In bygone years, winter weather limited a family's ability to make a living on the homestead so many farmers took to the bush to earn money to support their families. Winter logging camps provided work for those able to wield an axe. The men would stay in the camps over the winter months. One young man wrote of leaving for Penman's shanty on the 8th line of Lanark Township at the end of November 1905 and staying there until the first week of April. He earned $8 a month. Another man reported making $100 for 5 months of work in 1939. The Middleville and District Museum has many great examples of tools used in the logging shanties. The early axes used by settlers were not very efficient so these were soon replaced with heavier, more robust models. Cant hooks were used to grab and roll the logs into place and a tool called a pickeroon had a sharp pic shaped end to catch on the end of a log and lift it up. The shanty exhibit at the Middleville Museum features crosscut saws, a selection of axes, an adze, cant hooks, pickeroons, log lifter tongs, a pike pole, buck saw, saw set, skidding tongs, rip saw, logger's boots with spikes and a river driving camp stove. The Museum also provides visitors with records and several books documenting the history of local logging.
Roads were a challenge to navigate when deep snow piled up during winter months in rural settlement communities. Sleigh runners were designed to glide easily over packed snow trails, but a heavy snowfall could make it too difficult for horses to wade through while pulling the sleigh. As communities grew, wooden snowploughs were built and several sturdy teams of horses were used to pull and push them to clear the roadways. The early snowploughs were usually pulled by two teams with a third team hitched to a push pole on the back of the plough. It would have been a long and labourious job with the horses needing to be rested or replaced after working for hours to break through the deep snow. As many as five teams would be used to pull the snowploughs after a really large snowfall. Lanark Township had four horse-drawn snow ploughs in use in the mid 40's to mid 50's. The Middleville and District Museum has a snowplough restored by Tony Walsh of Watson's Corners, similar to the one pictured here, as part of its outdoor display. Just another reason to appreciate the enormous role horses played in early rural communities.
The Middleville and District Museum offers visitors a glimpse into the lives of children in years gone by through its collection of toys. The Museum has an assortment of dolls from the late 1800's to the mid 1900's made from a variety of materials. The heads were ususlly ceramic. The bodies were often fashioned out of cloth and sometimes stuffed with straw. A few examples of dolls with bodies carved from wood are on display. Girls would practice their sewing skills by making additional clothing for their dolls. Sets of tiny dishes were part of play for decades. Carved toys included horses and sleighs. Rocking horses were always popular with youngsters. As trains and cars came onto the scene, replicas of these vehicles were in demand as toys. The Museum's collection includes a xylophone, a miniature iron, a hand saw and a set of building blocks.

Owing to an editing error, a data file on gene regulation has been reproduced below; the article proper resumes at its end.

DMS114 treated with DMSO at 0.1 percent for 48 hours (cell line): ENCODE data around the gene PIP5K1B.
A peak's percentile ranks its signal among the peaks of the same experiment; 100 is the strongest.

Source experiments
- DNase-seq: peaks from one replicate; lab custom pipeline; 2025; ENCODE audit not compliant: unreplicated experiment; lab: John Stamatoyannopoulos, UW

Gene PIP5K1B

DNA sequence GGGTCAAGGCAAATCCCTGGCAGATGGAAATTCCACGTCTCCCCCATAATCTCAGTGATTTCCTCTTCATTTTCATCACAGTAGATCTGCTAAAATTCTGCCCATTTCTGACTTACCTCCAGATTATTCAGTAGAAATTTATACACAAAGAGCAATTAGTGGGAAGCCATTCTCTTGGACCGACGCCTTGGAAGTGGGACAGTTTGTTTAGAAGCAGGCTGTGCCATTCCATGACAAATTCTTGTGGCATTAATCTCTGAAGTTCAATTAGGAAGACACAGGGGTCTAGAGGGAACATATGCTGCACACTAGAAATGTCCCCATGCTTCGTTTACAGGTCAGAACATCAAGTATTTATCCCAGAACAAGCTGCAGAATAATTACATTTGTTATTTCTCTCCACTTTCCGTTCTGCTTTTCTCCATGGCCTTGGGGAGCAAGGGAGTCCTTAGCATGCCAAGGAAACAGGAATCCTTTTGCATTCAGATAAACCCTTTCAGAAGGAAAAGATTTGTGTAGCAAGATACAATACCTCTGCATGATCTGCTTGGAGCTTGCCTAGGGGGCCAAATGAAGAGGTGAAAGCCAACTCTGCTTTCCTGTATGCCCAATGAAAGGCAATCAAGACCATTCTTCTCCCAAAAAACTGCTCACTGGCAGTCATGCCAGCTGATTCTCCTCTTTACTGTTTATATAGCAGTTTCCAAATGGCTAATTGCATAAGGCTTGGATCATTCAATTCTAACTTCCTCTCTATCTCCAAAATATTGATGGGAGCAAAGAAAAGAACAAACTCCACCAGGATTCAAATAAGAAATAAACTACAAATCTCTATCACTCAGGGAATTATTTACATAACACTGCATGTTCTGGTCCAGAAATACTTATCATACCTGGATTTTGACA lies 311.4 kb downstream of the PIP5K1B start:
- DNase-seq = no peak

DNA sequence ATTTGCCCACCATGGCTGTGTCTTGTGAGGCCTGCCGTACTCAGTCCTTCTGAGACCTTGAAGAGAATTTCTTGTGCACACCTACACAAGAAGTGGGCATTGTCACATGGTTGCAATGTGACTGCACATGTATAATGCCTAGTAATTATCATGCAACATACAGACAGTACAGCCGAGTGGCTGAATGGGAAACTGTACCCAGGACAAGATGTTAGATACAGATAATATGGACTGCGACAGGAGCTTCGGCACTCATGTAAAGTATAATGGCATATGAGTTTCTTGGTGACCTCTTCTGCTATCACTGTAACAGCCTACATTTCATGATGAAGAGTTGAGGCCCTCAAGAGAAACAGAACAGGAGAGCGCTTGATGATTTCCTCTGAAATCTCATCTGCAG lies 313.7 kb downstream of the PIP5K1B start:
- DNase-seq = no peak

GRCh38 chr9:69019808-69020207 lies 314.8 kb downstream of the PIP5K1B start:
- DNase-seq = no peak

The Scottish immigrants who settled in the wilderness of Canada did not celebrate Christmas as many of their descendents do now. Christmas celebrations had been prohibited in Scotland for a long time. The Scots celebrated the coming of the new year with many traditions from their homeland. Children in Scotland would go door to door collecting oatcakes as a treat. The distance and isolation of the new land called for a few changes to this tradition. Settlers would prepare for the transition to the new year by cleaning their cabins from top to bottom. They would bake using ingredients they had been saving for this special occasion. Black Bun was a favourite festive cake with raisins and spices encased in pastry made by the familes fortunate enough to have access to these special ingredients. The focus of the celebration was gathering with family and neighbours to share spiced ale and Black Bun. Children might receive a carved or sewn gift. Games would be played for entertainment. Just before midnight, the back door would be opened and ashes from the hearth would be swept outside to rid the house of the old year. The front door would be opened to welcome the new year into the house. This was a great challenge for the many settlers who had only one door in their primitive cabins.
A 'first footer' was believed to be essential to bring good luck to the house and family for the year ahead. If a dark haired man was the first to cross the threshold of the home just after the stroke of midnight it was a sign of good fortune to come. Families would wait in anticipation for a knock at the door. The first footer, often a family member or neighbour, would come into the home bearing a gift. The gifts would represent good wishes. Common items were: coal for warmth throughout the year, a silver coin for prosperity, salt for good health, an evergreen bough to signal a long life, shortbread or Black Bun for plentiful food or whiskey for good cheer. The first footer would be welcomed into the home and treated to good cheer.
coal, salt, shortbread, silver coins, whiskey, evergreen bough
This journal is written, researched, and maintained by the volunteers of the Middleville Museum.